NU on track to balance budget in 2021 fiscal year


Daily file photo by Colin Boyle

Rebecca Crown Center. Administrators on Thursday sent out an email saying NU is on track to resolve its budget deficit by 2021.

Catherine Kim, Campus Editor

Northwestern is on track to bring the budget back to balance by the 2021 fiscal year, according to a Thursday email sent to faculty and staff.

The email –– signed off by President Morton Schapiro, Provost Jonathan Holloway and Senior Vice President for Business and Finance Craig Johnson –– is part of the University’s commitment to increasing transparency by annually providing detailed financial updates. About a year ago, Holloway announced a budget deficit at a Faculty Senate meeting, which Johnson later clarified to be about $100 million.

NU addressed the budget issue by cutting 1 percent of central administration staff, reducing costs in specific departments, reviewing the hiring process for open positions and making cuts in administrative and academic units, according to the email.

“We deeply appreciate the spirit of shared sacrifice across this extraordinary University community, which helped put us on a path to operating stability,” the email stated. “As a result, we were able to close fiscal year 2018 with an operating deficit slightly better than our initial forecasts.”

Despite optimistic outlooks, the 2019 and 2020 fiscal years will continue to operate under a deficit. In response, NU is developing a seven-year financial plan to provide greater guidance for resource allocation, the email wrote.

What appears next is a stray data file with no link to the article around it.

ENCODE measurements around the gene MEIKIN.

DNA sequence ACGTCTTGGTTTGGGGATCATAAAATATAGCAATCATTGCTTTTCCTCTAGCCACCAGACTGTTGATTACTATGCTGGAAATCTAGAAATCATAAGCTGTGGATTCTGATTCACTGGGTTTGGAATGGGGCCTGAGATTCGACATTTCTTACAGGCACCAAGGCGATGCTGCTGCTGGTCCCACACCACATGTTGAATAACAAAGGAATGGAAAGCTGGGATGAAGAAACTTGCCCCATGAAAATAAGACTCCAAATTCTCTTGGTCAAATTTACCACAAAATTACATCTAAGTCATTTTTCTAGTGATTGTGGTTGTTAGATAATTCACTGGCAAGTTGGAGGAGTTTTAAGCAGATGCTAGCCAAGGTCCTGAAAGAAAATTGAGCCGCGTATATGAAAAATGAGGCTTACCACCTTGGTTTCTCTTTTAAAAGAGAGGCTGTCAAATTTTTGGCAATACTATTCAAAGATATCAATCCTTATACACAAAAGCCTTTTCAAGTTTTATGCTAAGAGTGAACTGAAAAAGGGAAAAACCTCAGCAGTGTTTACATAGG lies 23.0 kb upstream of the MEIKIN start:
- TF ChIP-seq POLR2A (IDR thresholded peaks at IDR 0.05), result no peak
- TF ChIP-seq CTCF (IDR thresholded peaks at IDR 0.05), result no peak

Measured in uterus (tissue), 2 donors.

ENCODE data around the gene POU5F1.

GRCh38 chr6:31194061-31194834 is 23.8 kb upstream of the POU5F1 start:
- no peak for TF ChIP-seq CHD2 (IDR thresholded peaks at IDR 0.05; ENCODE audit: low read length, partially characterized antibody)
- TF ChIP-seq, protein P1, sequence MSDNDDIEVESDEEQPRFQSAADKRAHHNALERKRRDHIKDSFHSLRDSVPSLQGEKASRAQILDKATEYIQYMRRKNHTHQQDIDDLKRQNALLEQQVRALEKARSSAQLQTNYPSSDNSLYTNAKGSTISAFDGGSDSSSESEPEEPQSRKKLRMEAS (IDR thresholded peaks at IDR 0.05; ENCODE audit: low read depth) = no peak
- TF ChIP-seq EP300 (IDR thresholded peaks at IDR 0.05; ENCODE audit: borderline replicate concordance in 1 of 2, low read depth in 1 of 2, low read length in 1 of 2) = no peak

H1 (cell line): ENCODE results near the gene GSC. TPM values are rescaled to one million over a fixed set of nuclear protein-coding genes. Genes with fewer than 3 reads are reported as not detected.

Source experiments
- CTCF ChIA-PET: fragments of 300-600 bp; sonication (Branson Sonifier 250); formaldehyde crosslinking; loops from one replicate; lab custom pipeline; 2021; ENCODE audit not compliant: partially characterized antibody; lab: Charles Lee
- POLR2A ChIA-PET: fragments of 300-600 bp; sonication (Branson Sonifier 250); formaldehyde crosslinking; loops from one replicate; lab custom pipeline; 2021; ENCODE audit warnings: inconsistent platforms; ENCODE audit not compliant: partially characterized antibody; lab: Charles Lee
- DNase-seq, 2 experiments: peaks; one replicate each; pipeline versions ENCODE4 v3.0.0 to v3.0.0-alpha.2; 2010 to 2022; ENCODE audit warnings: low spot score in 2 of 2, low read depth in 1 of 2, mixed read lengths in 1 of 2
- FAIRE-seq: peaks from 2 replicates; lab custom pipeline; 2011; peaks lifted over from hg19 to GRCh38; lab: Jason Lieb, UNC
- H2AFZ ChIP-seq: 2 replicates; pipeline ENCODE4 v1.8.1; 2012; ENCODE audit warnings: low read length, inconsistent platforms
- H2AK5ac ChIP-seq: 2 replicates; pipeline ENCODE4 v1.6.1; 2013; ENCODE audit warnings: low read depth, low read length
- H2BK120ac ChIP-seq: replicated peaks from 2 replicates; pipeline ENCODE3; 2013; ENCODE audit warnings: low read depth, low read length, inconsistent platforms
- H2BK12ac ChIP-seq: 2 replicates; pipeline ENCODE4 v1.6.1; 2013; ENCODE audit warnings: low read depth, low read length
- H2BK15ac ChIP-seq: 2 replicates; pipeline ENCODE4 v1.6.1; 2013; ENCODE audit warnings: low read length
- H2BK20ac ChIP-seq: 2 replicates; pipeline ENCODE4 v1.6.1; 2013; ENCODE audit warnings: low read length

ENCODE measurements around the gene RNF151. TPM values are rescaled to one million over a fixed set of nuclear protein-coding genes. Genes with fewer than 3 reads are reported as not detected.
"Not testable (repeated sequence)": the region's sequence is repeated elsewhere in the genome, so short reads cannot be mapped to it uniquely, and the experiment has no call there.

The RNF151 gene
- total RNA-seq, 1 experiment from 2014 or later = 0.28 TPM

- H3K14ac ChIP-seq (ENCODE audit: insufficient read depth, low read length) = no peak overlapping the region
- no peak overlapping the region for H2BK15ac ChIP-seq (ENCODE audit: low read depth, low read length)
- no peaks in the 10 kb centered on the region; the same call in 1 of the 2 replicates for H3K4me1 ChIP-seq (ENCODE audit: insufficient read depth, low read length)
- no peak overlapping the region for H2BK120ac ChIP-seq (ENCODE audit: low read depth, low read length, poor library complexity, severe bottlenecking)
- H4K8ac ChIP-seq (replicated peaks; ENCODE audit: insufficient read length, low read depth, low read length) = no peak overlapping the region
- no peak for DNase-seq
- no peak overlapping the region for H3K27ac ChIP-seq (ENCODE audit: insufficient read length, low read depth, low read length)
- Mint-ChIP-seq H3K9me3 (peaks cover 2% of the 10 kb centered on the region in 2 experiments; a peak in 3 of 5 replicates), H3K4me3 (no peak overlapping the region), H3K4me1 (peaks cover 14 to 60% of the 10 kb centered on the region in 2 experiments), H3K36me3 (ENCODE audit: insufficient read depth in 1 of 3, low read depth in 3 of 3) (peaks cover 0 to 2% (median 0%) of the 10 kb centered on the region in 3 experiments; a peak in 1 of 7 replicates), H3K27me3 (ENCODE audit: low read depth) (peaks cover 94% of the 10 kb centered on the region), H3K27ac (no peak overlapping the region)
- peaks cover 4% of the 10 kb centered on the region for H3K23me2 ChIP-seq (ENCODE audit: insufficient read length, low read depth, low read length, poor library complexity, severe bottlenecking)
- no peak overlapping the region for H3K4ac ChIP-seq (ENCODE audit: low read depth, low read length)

Despite a growing endowment and successful fundraisers, the University made cost reductions for a list of reasons –– including market conditions, the timing of gifts and restriction of using donor funds for specific purposes, according to the email. NU also considered the long-term management of the funds.

“Our endowment management is also guided by an obligation to intergenerational equity — to serve the public good for future generations, not solely for our own moment in time,” the email wrote.

The email clarified that all decisions made regarding the deficit reflect the University’s priorities, such as enhancing the University’s intellectual impact, building distinction in research, supporting the student experience and enhancing global academic reputation.

In support of these priorities, NU plans to open the Simpson Querrey Biomedical Research Center, complete the remaining open floors of Mudd Library, hire more “outstanding” faculty and increase career advancement opportunities. The University will also focus on “a more diverse, inclusive and equitable community,” according to the email.

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